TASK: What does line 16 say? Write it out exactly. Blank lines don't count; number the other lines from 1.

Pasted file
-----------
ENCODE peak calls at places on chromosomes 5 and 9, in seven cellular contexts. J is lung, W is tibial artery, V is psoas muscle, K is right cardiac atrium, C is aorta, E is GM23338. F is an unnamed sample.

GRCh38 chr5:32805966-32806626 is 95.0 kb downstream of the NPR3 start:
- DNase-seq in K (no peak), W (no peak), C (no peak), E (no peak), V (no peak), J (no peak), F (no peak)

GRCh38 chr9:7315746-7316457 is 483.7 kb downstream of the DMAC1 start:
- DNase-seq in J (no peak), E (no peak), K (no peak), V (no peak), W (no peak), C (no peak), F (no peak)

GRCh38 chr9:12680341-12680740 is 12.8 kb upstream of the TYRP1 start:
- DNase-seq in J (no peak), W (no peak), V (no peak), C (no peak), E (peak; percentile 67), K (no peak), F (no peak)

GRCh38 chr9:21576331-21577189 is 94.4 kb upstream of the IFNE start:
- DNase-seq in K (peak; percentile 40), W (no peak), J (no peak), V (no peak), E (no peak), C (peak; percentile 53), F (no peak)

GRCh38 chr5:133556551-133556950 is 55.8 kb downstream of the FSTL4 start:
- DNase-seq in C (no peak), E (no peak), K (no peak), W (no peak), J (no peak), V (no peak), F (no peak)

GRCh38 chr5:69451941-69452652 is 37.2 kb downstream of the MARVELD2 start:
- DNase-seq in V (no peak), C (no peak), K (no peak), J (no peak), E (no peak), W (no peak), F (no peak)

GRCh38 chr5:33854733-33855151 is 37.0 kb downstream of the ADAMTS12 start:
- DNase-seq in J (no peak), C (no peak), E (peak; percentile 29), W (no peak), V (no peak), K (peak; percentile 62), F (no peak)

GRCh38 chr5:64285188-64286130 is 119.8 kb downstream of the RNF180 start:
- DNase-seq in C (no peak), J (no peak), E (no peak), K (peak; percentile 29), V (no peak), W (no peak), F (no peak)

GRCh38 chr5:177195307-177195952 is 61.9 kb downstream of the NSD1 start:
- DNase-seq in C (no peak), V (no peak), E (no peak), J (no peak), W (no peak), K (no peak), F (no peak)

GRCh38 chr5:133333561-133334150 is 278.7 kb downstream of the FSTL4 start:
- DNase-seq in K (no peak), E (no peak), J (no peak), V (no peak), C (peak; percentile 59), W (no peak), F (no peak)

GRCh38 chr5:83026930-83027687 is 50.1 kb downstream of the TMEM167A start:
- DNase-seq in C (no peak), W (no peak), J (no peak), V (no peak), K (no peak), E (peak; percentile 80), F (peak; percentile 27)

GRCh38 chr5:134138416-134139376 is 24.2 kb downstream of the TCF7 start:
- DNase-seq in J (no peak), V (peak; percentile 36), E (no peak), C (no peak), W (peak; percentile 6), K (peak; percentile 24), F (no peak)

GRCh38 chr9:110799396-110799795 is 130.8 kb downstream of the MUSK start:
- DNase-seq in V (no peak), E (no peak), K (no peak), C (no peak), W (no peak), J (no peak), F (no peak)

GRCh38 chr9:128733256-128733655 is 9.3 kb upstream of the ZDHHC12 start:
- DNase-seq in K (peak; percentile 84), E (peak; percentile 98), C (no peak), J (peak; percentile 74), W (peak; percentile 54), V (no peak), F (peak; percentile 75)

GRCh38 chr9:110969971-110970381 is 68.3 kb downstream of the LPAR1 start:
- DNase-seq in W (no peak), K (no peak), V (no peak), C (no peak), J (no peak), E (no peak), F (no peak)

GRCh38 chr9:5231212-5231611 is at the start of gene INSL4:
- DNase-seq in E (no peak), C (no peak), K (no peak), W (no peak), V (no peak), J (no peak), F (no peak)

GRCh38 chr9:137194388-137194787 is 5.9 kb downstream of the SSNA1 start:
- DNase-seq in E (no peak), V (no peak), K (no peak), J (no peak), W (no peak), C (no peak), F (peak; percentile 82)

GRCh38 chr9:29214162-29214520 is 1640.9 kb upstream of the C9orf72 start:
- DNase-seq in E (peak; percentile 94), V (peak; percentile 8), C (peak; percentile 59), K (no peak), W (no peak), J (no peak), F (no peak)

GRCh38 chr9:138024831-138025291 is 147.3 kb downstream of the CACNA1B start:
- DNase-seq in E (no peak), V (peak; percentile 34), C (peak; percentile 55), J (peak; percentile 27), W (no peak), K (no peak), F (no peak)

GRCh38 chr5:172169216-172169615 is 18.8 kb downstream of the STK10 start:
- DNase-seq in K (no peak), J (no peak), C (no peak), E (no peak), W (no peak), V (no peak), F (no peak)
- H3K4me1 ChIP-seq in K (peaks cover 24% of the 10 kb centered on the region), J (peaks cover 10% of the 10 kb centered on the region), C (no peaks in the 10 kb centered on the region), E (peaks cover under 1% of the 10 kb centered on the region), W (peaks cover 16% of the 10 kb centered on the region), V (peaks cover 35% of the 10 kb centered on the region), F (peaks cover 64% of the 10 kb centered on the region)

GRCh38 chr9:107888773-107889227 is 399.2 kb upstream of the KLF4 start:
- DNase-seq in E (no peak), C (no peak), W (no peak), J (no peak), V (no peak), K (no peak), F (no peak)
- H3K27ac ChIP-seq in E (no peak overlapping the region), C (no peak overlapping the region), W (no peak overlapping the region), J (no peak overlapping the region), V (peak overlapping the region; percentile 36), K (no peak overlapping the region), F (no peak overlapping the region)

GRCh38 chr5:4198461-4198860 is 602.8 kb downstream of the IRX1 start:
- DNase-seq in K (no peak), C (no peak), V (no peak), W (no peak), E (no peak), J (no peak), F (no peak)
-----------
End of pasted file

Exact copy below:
GRCh38 chr5:64285188-64286130 is 119.8 kb downstream of the RNF180 start: